With rumours swirling that an India-based tour operator is next on the chopping block following the shock demise of travel giant, Thomas Cook, Southern African tourism suppliers are taking the opportunity to re-look their risk mitigation strategies.
Southern Africa Tourism Services Association (Satsa) CEO, David Frost, told Tourism Update that the impact of the Thomas Cook demise was thankfully limited to a few destination management companies as South Africa was not a core destination for the company.
“In the case of India’s Cox & Kings, suppliers to the tour operator have been aware of potential vulnerabilities and are protecting their business accordingly,” he added.
Chief Operating Officer of Satsa, Hannelie du Toit, said in a recent newsflash to association members that some red flags that a travel company might be in trouble include changing the terms of agreement, unanswered correspondence, or consistently late payments on invoices and/or changing banks or acquiring new financing.
She pointed out that in all cases, close communication with the debtor in question was essential. “If your customer is operating in good faith, they will respond to all your concerns to safeguard the relationship. Their unwillingness to continue communication should be a stark warning and you should take the necessary measures to mitigate your risk,” highlighted Du Toit.
Reputation management specialist, Regine le Roux, agreed, highlighting that it was “incredibly important” for industry members to keep tabs on what is happening in their business as well as in the industry.
“Conducting regular research will help you understand what is positively impacting the company and your travel partners and will also help you to identify gaps and risk areas – which are crucial to the sustainability of any organisation,” she said.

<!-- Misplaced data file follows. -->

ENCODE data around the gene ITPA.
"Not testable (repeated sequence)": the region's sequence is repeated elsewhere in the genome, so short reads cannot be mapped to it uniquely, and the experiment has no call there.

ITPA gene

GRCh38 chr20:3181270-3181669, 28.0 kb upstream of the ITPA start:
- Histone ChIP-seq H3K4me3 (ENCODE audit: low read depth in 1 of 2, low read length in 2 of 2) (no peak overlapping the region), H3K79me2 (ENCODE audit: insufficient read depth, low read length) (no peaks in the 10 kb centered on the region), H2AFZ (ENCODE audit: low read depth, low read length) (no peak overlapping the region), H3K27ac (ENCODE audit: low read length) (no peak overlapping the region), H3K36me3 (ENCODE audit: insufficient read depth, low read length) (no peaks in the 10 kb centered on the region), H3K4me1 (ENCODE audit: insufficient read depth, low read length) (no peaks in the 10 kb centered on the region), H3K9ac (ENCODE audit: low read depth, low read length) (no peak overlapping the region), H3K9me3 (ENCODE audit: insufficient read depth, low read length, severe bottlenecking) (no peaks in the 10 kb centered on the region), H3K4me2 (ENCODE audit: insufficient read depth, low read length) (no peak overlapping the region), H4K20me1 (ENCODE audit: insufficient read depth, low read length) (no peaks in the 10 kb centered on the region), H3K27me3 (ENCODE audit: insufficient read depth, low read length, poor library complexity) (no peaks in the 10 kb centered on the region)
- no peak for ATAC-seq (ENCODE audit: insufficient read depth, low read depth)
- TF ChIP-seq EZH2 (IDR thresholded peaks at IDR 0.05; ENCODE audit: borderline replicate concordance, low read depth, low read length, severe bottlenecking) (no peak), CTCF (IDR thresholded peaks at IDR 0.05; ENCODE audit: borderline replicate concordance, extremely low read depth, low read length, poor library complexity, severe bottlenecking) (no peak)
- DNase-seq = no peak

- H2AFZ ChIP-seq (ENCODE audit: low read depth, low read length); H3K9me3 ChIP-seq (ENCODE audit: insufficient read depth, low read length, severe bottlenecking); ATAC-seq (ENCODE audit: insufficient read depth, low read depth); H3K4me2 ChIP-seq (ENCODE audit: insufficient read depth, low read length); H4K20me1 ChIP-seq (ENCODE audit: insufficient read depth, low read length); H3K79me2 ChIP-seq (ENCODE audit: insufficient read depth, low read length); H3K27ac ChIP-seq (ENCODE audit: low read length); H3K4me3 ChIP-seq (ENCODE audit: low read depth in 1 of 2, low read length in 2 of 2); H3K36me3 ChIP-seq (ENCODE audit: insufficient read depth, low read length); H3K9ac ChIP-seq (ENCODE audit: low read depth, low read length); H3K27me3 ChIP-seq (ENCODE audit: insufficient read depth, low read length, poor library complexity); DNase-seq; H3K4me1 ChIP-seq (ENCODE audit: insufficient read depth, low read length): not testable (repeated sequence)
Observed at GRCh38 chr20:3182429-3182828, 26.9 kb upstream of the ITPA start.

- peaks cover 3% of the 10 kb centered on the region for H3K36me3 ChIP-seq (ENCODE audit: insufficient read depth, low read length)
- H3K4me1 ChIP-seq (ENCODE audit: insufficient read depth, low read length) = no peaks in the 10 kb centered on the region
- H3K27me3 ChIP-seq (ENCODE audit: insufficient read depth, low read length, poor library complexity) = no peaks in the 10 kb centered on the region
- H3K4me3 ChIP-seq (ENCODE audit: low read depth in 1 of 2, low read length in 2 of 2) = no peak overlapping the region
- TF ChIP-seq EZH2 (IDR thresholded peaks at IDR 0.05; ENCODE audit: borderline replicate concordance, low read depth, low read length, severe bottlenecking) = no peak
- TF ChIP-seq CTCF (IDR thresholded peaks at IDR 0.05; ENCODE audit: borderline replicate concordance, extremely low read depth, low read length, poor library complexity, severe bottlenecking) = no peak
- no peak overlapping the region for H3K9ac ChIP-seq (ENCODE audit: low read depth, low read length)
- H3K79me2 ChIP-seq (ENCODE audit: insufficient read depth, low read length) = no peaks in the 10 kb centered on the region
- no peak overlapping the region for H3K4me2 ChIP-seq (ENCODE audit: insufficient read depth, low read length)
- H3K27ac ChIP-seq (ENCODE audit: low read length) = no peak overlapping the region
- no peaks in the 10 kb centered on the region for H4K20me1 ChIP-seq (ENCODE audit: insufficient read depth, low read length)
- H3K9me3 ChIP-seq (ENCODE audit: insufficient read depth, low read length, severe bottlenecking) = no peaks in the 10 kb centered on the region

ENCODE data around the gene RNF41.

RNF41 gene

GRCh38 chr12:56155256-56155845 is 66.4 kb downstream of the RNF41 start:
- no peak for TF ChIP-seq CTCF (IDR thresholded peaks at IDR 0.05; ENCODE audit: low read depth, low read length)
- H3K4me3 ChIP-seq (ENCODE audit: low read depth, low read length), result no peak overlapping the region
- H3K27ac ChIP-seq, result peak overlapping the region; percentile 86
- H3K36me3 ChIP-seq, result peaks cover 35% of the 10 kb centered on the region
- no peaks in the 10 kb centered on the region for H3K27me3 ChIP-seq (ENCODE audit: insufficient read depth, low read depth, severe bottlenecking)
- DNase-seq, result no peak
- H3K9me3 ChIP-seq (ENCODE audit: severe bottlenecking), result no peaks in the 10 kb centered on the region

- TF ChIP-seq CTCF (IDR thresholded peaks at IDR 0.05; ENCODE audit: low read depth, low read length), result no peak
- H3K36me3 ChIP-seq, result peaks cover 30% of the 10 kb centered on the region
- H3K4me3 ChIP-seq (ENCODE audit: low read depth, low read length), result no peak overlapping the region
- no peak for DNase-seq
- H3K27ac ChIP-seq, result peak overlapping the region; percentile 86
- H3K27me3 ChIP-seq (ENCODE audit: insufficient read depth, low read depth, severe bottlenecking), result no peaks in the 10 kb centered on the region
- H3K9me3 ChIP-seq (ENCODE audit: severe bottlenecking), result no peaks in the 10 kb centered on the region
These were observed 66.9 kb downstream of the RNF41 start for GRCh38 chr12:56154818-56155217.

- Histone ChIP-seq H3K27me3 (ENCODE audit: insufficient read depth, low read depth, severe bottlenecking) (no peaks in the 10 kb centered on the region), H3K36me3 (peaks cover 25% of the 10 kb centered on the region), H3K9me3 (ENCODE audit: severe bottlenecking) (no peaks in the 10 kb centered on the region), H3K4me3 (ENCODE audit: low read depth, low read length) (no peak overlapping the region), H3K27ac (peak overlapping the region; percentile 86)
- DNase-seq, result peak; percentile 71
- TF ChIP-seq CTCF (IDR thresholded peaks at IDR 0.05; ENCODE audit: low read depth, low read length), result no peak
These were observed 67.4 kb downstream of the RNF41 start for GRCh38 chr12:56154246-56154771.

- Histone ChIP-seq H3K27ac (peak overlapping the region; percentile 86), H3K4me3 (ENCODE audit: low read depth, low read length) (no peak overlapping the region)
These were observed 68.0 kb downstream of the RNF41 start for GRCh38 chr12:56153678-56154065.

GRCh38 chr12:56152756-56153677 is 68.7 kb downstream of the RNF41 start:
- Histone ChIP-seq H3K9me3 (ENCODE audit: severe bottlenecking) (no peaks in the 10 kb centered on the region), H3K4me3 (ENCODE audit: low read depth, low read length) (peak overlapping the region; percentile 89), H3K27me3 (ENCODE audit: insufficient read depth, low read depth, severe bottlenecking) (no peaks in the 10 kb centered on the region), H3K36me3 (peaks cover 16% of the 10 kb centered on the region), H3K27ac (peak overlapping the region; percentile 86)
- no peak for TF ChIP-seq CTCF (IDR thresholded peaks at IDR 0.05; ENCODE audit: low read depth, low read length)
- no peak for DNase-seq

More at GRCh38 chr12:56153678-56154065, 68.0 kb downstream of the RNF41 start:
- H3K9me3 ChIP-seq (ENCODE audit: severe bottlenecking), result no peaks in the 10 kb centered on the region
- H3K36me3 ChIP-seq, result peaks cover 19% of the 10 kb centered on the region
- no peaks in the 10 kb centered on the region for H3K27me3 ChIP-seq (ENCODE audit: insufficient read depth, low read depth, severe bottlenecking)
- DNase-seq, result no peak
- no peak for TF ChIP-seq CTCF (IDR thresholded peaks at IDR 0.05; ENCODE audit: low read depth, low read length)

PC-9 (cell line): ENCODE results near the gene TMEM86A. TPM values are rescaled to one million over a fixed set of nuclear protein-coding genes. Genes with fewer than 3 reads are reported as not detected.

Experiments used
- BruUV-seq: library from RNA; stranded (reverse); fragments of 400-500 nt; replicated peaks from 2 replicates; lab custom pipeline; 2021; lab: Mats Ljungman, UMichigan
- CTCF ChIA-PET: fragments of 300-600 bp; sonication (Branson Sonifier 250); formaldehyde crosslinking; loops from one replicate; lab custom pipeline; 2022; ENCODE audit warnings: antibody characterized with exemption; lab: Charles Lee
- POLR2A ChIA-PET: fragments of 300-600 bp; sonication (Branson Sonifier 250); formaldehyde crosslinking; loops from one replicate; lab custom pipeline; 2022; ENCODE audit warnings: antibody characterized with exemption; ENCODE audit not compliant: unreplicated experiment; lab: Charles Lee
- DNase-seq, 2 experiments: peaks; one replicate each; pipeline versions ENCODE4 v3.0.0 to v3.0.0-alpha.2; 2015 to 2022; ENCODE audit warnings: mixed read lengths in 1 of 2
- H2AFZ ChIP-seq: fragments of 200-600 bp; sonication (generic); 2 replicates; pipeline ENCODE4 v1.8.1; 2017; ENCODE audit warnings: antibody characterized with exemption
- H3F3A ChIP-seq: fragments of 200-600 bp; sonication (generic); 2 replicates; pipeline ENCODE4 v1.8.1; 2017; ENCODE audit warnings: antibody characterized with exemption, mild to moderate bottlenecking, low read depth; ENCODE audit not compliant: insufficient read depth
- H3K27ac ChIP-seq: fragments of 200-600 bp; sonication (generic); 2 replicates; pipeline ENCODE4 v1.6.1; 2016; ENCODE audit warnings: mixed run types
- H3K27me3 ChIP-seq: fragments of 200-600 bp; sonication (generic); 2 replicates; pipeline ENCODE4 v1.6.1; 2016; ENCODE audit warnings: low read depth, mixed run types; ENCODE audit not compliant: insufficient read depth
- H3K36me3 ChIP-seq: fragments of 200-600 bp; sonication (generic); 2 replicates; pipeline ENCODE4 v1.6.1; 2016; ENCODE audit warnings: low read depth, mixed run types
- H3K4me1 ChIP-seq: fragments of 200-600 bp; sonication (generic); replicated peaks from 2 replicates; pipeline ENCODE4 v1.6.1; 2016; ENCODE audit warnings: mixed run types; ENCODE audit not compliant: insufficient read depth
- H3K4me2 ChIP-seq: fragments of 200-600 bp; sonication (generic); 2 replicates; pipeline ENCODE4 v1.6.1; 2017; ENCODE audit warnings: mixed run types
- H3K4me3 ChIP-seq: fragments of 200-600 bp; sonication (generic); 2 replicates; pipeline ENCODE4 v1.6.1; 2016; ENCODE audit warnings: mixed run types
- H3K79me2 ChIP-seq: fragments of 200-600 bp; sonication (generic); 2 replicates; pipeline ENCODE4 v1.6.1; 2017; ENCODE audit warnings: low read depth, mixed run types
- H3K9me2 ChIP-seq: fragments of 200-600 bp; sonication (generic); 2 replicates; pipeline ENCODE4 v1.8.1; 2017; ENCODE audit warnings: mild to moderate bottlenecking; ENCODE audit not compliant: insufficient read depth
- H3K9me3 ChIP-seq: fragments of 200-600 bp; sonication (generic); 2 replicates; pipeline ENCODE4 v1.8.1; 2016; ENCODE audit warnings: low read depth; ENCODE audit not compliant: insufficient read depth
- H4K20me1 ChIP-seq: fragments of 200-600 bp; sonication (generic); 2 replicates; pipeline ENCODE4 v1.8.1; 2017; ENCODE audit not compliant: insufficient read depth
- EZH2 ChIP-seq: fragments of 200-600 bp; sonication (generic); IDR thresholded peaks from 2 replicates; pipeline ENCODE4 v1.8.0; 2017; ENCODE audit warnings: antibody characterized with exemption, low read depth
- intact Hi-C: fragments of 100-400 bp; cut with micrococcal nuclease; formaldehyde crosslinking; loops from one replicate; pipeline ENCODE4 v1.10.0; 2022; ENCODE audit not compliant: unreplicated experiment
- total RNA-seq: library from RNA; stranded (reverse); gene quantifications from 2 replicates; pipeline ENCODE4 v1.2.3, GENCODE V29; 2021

Le Roux added that preparing for a crisis was pivotal to limiting reputational damage as a supplier to a collapsing operator. “A crisis communication policy needs to be non-negotiable. It is so important to let internal stakeholders know first, and then have a strategy in place to let all other external stakeholders know what is going on and addressing all the key questions.”
Frost said, should suppliers be a member of an association or a group, they should raise their suspicions with their industry representative. “The association/head office will investigate concerns directly with the supplier and put a remediation plan in place if required.”
He emphasised the importance of establishing a monitoring protocol. “Don’t wait for a supplier default to have a proper plan in place. Be proactive and ensure that you have a vigorous monitoring system and process, including vetting and monitoring suppliers,” said Frost.
Other key ways to mitigate risk include establishing a preferred-supplier policy and to encourage customers to obtain travel insurance and ensure they are aware of the terms of their insurance and what type of supplier default is covered.